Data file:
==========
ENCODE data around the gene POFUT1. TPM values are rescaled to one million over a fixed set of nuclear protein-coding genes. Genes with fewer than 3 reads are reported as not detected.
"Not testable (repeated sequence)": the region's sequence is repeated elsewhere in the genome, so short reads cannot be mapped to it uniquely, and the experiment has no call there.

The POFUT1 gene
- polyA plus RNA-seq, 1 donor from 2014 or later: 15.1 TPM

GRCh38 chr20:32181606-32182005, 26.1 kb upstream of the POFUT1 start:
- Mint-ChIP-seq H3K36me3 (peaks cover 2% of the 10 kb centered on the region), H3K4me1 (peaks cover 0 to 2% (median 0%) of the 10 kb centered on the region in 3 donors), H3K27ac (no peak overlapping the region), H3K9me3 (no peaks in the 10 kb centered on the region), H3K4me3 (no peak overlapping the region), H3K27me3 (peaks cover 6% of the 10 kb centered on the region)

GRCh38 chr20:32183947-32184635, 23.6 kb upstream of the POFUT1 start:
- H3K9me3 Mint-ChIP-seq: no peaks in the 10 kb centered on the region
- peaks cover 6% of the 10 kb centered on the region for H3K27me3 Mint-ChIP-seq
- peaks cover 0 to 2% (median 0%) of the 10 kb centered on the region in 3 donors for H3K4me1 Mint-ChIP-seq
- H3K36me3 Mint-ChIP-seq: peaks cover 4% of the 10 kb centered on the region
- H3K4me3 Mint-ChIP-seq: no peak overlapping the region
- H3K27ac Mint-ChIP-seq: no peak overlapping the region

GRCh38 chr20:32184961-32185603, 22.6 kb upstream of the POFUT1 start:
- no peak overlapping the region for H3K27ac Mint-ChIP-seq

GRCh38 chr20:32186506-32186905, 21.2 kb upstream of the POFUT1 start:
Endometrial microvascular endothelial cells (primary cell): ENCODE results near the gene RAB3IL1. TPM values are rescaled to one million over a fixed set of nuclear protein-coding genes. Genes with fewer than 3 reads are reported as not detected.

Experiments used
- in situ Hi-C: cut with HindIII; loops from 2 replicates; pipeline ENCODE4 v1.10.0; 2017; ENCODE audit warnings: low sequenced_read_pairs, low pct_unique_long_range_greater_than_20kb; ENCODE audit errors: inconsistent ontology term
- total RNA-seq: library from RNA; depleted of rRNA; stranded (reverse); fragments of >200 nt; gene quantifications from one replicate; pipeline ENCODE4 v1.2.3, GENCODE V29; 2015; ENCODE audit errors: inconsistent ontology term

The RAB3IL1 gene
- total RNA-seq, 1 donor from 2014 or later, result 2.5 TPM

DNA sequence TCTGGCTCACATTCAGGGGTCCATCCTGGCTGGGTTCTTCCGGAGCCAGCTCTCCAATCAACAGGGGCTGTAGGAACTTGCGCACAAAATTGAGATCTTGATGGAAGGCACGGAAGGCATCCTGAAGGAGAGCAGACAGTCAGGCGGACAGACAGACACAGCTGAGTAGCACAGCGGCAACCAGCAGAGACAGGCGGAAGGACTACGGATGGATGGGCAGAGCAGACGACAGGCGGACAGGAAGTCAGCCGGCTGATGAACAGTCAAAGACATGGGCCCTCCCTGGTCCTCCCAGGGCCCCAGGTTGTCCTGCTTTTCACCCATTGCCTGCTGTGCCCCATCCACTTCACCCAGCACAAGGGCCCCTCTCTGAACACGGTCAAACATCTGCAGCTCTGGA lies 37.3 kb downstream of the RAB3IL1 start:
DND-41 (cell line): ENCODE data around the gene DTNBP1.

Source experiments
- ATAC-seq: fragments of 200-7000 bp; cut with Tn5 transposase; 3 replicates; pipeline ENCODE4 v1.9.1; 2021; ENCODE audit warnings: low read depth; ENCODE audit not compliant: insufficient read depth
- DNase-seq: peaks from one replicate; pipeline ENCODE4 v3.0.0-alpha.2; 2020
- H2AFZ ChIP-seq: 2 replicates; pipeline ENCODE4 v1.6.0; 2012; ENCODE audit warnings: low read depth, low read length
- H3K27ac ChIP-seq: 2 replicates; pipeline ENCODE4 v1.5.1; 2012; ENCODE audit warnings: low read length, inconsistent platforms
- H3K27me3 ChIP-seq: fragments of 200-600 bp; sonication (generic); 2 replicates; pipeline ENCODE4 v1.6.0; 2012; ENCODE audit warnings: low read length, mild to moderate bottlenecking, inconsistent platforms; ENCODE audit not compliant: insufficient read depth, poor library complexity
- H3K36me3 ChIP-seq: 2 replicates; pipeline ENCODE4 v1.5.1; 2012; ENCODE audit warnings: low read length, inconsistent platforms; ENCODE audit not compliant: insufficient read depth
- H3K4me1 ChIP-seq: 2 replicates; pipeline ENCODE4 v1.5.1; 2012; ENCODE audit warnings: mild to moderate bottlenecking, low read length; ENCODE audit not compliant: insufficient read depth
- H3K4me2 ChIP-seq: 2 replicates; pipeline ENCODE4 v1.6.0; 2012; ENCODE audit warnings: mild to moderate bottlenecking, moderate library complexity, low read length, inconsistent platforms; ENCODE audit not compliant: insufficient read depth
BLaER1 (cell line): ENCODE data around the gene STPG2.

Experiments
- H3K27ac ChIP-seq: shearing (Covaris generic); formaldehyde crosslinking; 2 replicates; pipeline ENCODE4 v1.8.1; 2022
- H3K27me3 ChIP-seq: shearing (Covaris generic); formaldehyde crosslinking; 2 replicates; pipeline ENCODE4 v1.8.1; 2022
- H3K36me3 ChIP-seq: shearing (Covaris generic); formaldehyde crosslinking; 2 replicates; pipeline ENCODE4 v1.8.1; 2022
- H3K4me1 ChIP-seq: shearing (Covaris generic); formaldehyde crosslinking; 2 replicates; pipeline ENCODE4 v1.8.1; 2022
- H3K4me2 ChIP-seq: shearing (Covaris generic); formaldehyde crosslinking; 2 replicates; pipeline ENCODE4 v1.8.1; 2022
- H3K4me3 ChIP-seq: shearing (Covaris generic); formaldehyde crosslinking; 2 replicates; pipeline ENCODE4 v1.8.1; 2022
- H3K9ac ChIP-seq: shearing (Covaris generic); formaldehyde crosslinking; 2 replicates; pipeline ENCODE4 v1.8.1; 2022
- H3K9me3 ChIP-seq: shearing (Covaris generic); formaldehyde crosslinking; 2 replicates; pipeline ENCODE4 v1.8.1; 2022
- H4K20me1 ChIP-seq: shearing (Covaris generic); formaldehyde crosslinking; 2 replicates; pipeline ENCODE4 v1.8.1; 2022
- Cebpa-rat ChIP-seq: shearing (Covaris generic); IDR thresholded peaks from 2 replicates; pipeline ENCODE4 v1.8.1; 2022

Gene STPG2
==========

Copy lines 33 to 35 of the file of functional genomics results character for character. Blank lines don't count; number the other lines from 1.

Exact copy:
- H3K4me2 ChIP-seq: 2 replicates; pipeline ENCODE4 v1.6.0; 2012; ENCODE audit warnings: mild to moderate bottlenecking, moderate library complexity, low read length, inconsistent platforms; ENCODE audit not compliant: insufficient read depth
BLaER1 (cell line): ENCODE data around the gene STPG2.

Experiments